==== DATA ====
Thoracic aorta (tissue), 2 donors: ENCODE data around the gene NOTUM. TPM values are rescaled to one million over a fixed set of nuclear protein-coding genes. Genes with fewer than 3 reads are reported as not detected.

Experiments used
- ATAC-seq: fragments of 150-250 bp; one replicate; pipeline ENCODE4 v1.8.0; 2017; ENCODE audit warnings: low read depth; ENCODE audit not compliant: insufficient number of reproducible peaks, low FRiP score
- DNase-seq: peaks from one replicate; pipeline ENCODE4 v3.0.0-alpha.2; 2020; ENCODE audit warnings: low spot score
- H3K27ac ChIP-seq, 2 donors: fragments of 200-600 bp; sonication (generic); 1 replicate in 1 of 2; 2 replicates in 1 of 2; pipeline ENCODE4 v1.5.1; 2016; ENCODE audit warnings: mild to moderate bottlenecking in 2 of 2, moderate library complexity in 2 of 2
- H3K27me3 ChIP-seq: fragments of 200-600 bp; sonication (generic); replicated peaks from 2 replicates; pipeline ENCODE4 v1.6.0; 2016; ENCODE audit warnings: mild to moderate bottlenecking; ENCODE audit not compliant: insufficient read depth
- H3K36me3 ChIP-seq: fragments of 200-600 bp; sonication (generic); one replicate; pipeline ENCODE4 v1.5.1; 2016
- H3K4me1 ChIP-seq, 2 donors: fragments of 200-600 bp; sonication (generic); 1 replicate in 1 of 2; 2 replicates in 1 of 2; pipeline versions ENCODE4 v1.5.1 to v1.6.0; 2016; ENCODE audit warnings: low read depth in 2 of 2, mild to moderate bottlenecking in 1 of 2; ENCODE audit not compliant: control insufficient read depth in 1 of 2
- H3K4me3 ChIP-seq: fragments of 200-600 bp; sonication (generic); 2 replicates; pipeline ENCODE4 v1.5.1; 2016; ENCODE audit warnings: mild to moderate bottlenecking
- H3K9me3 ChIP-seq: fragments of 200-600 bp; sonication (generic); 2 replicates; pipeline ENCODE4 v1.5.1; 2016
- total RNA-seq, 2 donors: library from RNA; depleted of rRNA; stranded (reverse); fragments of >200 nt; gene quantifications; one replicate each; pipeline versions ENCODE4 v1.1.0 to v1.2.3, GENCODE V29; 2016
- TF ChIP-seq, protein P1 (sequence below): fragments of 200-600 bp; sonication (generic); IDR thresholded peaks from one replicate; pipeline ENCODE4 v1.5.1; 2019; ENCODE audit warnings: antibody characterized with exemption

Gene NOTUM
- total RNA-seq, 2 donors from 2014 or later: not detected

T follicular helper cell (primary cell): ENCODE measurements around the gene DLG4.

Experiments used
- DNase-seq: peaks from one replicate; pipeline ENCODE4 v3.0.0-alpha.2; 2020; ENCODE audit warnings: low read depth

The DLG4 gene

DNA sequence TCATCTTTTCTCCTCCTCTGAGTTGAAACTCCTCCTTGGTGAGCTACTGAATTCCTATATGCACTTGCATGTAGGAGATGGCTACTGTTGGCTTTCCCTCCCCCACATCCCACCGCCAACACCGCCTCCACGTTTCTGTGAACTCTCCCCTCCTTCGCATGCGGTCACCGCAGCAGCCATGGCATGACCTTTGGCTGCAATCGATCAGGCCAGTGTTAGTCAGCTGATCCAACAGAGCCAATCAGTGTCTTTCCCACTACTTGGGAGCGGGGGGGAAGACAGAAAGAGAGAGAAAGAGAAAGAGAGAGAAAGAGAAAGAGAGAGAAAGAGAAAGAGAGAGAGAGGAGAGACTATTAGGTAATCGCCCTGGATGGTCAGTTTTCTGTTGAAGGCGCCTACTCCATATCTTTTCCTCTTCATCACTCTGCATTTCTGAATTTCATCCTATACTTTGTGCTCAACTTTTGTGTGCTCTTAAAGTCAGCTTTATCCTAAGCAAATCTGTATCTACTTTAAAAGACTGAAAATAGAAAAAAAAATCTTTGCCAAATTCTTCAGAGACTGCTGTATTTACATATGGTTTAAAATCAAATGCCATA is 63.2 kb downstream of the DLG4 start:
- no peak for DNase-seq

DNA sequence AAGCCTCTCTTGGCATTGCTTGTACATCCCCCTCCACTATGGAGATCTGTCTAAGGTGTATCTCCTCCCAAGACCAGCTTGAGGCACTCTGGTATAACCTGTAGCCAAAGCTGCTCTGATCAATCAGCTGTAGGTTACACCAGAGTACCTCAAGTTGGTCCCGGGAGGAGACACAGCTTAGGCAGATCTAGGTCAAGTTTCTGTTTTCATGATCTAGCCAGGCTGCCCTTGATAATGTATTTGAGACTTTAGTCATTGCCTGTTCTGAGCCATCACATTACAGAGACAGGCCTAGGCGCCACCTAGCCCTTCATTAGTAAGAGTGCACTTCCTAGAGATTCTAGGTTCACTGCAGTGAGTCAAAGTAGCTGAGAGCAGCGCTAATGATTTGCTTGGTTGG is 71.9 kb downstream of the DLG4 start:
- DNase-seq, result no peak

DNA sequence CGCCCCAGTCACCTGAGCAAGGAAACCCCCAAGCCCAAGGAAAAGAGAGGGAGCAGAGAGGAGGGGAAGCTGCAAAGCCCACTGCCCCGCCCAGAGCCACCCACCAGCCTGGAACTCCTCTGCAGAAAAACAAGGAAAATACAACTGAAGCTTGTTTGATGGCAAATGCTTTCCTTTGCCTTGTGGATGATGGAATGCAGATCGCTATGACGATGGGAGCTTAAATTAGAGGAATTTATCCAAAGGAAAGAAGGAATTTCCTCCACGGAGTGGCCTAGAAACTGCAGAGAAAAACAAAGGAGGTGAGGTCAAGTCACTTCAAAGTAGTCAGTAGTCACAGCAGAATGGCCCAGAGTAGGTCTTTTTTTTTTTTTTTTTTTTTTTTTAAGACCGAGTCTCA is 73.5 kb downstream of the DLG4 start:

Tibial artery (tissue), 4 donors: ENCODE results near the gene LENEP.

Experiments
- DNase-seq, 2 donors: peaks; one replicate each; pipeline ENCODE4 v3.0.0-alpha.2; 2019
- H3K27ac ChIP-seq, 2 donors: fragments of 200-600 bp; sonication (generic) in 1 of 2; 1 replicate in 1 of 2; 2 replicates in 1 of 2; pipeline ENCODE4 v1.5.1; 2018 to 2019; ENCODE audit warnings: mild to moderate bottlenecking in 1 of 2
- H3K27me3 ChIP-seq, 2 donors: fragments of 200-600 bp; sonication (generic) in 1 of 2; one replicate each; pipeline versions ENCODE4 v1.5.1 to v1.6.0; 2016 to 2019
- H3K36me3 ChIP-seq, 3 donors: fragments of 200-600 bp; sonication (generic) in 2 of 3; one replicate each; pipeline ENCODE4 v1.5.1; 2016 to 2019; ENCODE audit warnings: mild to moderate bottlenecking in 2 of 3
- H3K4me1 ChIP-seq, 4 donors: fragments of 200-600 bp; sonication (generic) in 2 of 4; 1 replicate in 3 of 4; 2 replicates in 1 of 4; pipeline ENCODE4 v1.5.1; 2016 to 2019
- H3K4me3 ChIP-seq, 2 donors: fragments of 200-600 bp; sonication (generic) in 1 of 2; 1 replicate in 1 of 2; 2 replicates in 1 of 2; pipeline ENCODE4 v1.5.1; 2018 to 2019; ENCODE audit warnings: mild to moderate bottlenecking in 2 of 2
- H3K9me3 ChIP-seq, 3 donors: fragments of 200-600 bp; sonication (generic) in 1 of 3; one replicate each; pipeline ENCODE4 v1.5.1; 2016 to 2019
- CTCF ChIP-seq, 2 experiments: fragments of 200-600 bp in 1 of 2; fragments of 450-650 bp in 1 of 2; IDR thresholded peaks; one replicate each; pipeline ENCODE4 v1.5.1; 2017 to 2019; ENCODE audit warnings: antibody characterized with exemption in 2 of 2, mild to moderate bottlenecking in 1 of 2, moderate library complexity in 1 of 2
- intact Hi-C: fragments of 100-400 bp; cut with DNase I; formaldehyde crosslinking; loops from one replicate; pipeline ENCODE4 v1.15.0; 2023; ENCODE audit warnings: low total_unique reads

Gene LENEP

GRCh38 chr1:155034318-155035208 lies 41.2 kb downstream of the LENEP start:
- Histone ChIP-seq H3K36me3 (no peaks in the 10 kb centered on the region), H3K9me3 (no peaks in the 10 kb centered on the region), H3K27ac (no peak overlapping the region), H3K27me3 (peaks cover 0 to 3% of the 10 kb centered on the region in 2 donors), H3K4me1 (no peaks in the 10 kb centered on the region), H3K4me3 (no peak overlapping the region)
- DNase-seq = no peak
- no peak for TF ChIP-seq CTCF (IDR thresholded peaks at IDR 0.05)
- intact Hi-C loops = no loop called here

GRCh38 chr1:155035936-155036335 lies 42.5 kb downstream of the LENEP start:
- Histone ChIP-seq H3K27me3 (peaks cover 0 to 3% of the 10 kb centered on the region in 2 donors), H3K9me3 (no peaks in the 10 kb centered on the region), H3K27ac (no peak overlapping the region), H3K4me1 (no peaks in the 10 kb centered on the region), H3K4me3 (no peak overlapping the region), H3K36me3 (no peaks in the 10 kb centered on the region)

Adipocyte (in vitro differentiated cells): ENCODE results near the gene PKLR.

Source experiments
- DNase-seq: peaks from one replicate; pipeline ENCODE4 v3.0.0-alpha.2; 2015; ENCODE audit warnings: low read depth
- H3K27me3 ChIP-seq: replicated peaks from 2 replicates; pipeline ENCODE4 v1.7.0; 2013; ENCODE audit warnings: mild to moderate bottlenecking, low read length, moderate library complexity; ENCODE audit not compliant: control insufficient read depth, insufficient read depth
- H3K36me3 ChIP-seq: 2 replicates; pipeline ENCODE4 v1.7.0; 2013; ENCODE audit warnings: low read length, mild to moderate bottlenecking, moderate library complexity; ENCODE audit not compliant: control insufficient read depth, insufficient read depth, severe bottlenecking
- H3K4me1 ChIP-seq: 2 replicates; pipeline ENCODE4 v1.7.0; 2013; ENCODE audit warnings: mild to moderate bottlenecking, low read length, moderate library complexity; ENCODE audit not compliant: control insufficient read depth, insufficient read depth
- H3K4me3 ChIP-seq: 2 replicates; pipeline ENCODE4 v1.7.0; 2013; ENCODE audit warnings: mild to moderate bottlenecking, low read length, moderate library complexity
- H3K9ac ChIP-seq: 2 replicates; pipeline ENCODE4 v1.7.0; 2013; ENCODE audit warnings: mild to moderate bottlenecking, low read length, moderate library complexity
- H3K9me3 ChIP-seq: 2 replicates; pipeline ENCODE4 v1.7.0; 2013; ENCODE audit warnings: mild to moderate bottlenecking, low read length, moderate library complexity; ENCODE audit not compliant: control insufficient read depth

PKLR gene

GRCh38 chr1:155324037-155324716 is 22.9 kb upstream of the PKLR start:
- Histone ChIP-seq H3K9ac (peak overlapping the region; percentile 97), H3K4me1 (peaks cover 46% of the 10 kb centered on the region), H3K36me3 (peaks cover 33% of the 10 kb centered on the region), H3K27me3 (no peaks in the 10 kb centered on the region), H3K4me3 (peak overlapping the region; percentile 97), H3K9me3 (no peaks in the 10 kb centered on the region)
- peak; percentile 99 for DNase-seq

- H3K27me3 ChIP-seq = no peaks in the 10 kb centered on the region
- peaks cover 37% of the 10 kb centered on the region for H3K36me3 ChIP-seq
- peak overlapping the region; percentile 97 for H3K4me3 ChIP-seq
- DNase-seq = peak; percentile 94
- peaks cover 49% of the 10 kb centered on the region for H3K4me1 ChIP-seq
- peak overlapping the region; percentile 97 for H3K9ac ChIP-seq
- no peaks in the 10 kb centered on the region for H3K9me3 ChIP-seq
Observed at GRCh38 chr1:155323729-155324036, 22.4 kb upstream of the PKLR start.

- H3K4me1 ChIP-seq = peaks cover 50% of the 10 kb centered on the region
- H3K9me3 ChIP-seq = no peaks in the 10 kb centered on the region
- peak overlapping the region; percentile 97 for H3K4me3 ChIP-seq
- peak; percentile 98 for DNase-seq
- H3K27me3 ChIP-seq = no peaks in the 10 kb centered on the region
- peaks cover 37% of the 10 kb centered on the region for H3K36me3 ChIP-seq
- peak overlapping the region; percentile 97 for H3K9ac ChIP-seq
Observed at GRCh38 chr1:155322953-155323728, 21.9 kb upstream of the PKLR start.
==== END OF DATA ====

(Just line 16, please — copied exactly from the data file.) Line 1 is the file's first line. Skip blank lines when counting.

Experiments used